We get the sense that the people coming to Open Video Conference aren’t afraid to take on something that will take a long time. We’re taking a first step in building open video on the web. And we’re in it for the long haul.

§ 11 Responses to Building an open video movement!

  • John Drinkwater says:

    It’s just such a shame that the default viewer on is *still* Flash. The real Open Video link is underneath it, and as of now, still hasn’t started streaming – 1 hour later.

    I understand technical problems happen, but 2/3 of these should have been better from the get-go.

  • John Dowdell says:

    “Videos delivered in Flash… are opaque boxes that you can neither see into nor play with using the rest of the web page.”

    That’s not true. There’s room for improvement (hint hint 😉 but browser/plugin communication has been workable since Netscape 3 days.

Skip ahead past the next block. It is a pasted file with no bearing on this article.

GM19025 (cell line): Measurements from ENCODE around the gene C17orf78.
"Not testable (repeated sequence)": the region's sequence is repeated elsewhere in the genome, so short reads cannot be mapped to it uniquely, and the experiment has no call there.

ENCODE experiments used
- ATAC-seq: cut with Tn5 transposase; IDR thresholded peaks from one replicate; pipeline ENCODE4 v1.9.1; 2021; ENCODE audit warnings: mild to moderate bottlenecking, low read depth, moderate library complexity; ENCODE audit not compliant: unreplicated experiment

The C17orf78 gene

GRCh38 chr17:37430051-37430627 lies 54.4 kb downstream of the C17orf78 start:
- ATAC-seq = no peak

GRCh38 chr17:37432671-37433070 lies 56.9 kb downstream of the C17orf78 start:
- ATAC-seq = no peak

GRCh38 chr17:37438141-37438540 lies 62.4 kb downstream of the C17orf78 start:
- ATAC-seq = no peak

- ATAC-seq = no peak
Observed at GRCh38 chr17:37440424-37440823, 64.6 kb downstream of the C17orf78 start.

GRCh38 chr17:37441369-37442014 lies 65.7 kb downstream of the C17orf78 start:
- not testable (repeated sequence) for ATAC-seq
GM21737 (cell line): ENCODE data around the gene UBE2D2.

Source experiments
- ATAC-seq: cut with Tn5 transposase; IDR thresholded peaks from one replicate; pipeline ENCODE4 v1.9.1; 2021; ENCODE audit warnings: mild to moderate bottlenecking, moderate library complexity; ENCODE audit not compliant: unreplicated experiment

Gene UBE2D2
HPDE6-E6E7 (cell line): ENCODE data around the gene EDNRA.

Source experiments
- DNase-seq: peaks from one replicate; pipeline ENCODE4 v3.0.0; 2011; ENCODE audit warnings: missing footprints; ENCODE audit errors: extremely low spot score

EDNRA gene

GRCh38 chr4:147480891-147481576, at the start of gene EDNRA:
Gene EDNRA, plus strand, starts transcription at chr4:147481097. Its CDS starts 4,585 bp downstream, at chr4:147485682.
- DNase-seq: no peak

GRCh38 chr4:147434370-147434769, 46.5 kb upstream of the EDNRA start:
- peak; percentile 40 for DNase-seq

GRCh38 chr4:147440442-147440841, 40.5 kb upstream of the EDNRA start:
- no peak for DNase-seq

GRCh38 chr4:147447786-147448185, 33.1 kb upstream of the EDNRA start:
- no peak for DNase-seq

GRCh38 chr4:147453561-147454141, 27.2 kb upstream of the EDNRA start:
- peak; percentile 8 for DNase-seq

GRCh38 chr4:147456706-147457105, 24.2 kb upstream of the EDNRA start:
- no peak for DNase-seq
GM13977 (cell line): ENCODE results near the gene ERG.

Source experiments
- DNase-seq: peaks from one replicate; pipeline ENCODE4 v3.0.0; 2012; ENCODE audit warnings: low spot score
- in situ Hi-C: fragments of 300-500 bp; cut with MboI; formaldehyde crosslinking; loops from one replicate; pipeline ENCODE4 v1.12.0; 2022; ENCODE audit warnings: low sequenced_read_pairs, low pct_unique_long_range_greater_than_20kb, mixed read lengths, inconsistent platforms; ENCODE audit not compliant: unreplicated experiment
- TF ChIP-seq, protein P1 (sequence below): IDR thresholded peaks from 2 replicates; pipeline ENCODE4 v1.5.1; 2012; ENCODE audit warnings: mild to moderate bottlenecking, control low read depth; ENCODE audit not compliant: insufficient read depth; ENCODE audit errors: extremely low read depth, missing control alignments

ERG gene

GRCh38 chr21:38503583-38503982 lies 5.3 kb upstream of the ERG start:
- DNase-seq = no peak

“The result is a broadcast-like experience dominated by a few big players and with limited kinds of participation. Like television.”

    I’ve seen a lot of discussion about user-generated video. 😉 But people do want to see the big-budget stuff. And to pay those budgets, the creators often don’t want to be remixed. We need to find ways to respect the wishes of all parties concerned.

    (I’m not averse to “free” codecs helping more toolmakers enter at lower cost — any additions you can make would be welcome in the total video ecology. But it helps to recognize that video is close to “free” for content creators today, but that most audiences prefer bigger-ticket things to watch. “Free” can supplement “ROI”, but it’s hard to see how one could or should replace the other.)